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Ellerby v. United States

United States District Court, D. Maryland

July 21, 2015

DAVID ELLERBY
v.
UNITED STATES OF AMERICA Criminal No. CCB-07-064

MEMORANDUM

CATHERINE C. BLAKE, District Judge.

David Ellerby, a federal prisoner, was convicted in 2008 of various drug crimes and sentenced to a mandatory term of life imprisonment. He now challenges his convictions and sentence through a motion filed under 28 U.S.C. § 2255. He has also filed numerous related motions, including several motions to appoint counsel. For the reasons stated below, Ellerby's motion under § 2255 will be denied except as to two of his claims of ineffective assistance of counsel. The court will order an evidentiary hearing as to those two claims, and his most recent motion to appoint counsel will be granted to assist him in that hearing. The remainder of his motions will be denied.

BACKGROUND

Ellerby and a co-defendant, Jermall Lilly, were arrested on February 1, 2007, following the controlled purchase of cocaine by a confidential informant ("CI") and the execution of search warrants at locations associated with Ellerby and Lilly. On February 13, 2007, Ellerby was indicted on a single count of conspiracy to distribute and possess with intent to distribute cocaine and "crack" cocaine, in violation of 21 U.S.C. § 841(a)(1) and (b)(1)(A). On January 16, 2008, a superseding indictment was returned including the following five counts: (1) conspiracy to distribute and possess with intent to distribute 50 grams or more of cocaine and crack, in violation of 21 U.S.C. § 846 ("Count One"): (2) distribution of 50 grams or more of crack, in violation of 21 U.S.C. § 841(a)(1) and (b)(1)(A) ("Count Two"); (3) distribution of 50 grams or more of crack, in violation of 21 U.S.C. § 841(a)(1) and (b)(1)(A) ("Count Three"); (4) distribution of cocaine, in violation of 21 U.S.C. § 841(a)(1) and (b)(1)(C) ("Count Four"); and (5) possession with intent to distribute cocaine and 100 grams or more of heroin, in violation of 21 U.S.C. § 841(a)(1), (b)(1)(B) and (b)(1)(C) ("Count Five"). The evidence introduced at trial established the following facts.

CI Wallace Sanchez periodically received drugs from Ellerby, sold them, and provided Ellerby a portion of the proceeds. Sanchez was incarcerated in 2005, and in June 2006 began to cooperate with law enforcement. Sanchez was then released from prison. Part of his cooperation included performing controlled purchases of drugs from Ellerby under the supervision of Baltimore City Police Department ("BCPD") Detective James Bradley. BCPD officers gave Sanchez a phone to facilitate the transactions and allow officers to record conversations concerning drug sales. Officers recorded a series of such conversations between Sanchez and Ellerby, and Sanchez engaged in several controlled purchases of cocaine and crack from Ellerby and Lilly during late 2006 and early 2007.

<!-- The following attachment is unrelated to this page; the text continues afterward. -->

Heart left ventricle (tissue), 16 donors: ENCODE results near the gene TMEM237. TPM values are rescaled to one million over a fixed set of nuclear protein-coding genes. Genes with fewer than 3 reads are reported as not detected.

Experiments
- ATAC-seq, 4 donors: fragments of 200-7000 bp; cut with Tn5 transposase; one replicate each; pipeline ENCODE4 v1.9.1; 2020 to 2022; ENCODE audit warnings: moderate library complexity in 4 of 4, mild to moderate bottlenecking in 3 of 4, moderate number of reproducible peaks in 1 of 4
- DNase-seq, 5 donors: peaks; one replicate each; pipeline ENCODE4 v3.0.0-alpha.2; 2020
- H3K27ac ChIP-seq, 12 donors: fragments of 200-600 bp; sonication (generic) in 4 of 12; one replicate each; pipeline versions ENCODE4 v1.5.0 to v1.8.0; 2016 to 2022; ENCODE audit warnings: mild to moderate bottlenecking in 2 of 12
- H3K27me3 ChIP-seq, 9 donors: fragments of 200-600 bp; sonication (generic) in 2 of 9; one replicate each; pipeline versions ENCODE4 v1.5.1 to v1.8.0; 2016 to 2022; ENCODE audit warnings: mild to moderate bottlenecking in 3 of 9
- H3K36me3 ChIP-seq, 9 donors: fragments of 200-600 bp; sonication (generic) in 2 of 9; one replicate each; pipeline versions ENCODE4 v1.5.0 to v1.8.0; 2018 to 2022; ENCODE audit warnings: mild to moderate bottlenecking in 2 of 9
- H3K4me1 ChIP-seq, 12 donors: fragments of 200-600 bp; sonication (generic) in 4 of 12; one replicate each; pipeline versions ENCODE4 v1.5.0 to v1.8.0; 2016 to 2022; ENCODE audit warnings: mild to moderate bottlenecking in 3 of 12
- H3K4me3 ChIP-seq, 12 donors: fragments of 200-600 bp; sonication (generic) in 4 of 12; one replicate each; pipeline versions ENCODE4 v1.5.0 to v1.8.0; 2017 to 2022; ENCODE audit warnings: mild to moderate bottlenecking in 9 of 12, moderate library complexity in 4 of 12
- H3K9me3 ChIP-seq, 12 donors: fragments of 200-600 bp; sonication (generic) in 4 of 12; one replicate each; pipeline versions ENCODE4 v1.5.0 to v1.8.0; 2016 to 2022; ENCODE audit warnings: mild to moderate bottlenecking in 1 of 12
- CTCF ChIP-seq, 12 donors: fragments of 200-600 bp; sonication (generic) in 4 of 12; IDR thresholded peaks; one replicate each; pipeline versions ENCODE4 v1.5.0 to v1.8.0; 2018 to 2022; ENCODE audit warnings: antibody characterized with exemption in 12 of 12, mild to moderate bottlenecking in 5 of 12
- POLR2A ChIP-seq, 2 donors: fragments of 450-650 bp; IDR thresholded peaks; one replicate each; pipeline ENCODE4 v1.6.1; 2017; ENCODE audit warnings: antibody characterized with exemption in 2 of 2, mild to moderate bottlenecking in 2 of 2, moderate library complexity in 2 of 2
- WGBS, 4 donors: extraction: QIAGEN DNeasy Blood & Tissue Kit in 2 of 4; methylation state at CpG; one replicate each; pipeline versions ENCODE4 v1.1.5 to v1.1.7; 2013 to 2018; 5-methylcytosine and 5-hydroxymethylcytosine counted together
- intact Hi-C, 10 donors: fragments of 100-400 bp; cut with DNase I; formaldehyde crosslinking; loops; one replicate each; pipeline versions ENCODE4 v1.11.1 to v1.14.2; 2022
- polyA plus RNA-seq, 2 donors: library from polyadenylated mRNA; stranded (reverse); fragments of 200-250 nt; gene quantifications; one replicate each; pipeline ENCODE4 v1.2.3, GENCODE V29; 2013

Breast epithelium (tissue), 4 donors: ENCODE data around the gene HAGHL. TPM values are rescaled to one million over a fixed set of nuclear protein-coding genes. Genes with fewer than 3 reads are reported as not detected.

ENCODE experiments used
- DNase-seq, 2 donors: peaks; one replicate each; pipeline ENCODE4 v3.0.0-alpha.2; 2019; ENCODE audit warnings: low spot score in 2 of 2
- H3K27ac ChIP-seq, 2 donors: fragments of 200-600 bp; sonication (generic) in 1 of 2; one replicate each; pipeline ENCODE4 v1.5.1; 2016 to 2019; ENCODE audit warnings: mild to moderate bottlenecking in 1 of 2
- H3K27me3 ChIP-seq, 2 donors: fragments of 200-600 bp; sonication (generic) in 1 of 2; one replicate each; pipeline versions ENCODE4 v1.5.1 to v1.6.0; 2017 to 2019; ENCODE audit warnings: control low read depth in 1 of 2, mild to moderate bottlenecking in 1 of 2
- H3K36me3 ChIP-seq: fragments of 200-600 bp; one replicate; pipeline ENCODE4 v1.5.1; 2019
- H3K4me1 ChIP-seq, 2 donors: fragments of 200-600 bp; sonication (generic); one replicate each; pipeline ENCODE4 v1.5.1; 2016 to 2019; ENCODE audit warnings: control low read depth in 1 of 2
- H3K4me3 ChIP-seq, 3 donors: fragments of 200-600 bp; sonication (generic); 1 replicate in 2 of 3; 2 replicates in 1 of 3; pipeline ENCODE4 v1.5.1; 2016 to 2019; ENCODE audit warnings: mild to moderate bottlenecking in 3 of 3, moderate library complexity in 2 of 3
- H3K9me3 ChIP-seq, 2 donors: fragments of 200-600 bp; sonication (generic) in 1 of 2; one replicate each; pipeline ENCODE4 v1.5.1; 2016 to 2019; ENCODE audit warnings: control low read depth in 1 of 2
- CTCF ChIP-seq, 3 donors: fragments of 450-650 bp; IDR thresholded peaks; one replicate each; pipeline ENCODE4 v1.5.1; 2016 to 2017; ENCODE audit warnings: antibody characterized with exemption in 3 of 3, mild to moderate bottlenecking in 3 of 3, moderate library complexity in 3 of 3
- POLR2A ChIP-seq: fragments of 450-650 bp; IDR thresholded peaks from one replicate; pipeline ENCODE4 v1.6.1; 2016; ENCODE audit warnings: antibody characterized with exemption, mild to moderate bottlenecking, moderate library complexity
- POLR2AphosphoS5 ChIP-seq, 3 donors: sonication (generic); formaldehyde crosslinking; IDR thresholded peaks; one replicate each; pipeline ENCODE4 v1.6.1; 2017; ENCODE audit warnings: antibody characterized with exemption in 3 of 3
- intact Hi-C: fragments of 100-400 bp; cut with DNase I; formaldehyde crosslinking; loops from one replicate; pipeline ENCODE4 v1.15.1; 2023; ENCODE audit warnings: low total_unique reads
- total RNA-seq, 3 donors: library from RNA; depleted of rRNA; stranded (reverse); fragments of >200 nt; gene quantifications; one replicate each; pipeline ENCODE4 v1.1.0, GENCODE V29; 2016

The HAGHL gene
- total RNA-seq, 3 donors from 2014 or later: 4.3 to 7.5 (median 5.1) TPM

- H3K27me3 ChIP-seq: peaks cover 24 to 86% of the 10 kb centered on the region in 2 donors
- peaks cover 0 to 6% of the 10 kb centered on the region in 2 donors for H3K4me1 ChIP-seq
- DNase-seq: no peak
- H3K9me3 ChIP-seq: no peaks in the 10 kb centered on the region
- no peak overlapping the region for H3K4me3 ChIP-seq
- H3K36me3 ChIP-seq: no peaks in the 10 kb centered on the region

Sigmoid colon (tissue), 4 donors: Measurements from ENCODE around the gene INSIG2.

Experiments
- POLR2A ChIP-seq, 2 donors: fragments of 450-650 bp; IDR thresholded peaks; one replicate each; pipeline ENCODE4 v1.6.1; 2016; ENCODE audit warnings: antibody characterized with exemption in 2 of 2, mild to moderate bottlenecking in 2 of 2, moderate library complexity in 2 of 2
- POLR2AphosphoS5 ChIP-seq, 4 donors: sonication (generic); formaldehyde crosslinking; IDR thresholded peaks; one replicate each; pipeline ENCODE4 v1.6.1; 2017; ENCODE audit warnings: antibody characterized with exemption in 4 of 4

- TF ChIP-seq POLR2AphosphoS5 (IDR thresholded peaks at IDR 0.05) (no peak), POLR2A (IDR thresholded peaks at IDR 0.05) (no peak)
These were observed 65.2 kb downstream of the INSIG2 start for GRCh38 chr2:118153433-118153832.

After one such controlled purchase, officers executed a search warrant at an apartment associated with Ellerby. Inside, officers found Ellerby along with several hundred heroin-filled gel caps, more heroin, cocaine powder, a scale, various other drug paraphernalia, and phones whose numbers matched those Sanchez had used to communicate with Ellerby and Lilly regarding the controlled purchases.

During the seven-day jury trial, which began on July 28, 2008, defense counsel attacked Sanchez's credibility, eventually eliciting testimony that Sanchez acquired and sold drugs during the period of the investigation but without the government's knowledge or permission. It also came to light that Sanchez had written a letter expressing a desire to harm someone he believed gave him counterfeit money in exchange for drugs. The court required the government to produce certain policies regarding informants, and permitted the defense to re-call Bradley for further cross-examination. Ultimately, however, the jury convicted Ellerby on all counts and convicted Lilly on Count One of conspiring to distribute cocaine (but not crack) and on Count Four. At Ellerby's sentencing on November 14, 2008, the court determined that Ellerby was a career offender and had two previous felony drug convictions, and sentenced him to a mandatory term of life imprisonment as to Counts One, Two, and Three, and 360 months to run concurrently on Counts Four and Five.

Ellerby appealed on the following two issues: (1) whether the court committed reversible error in denying the defendants' motion for a mistrial or a continuance based on the government's late disclosure of impeachment evidence to the defense; and (2) whether the court committed reversible error in denying the defendants' post-trial motion for a new trial to call an expert to testify on the integrity of the investigation of the defendants, and in particular the alleged mishandling of the CI. The Fourth Circuit affirmed the defendants' convictions. United States v. Ellerby, 408 F.Appx. 696 (4th Cir. 2011) (unpublished per curiam).

ANALYSIS

Ellerby's filings assert various grounds for three main categories of relief: ineffective assistance of counsel, prosecutorial misconduct, and general error by the court. The court will address each category, and will then address the numerous other motions Ellerby has filed.

I. Ineffective Assistance of Counsel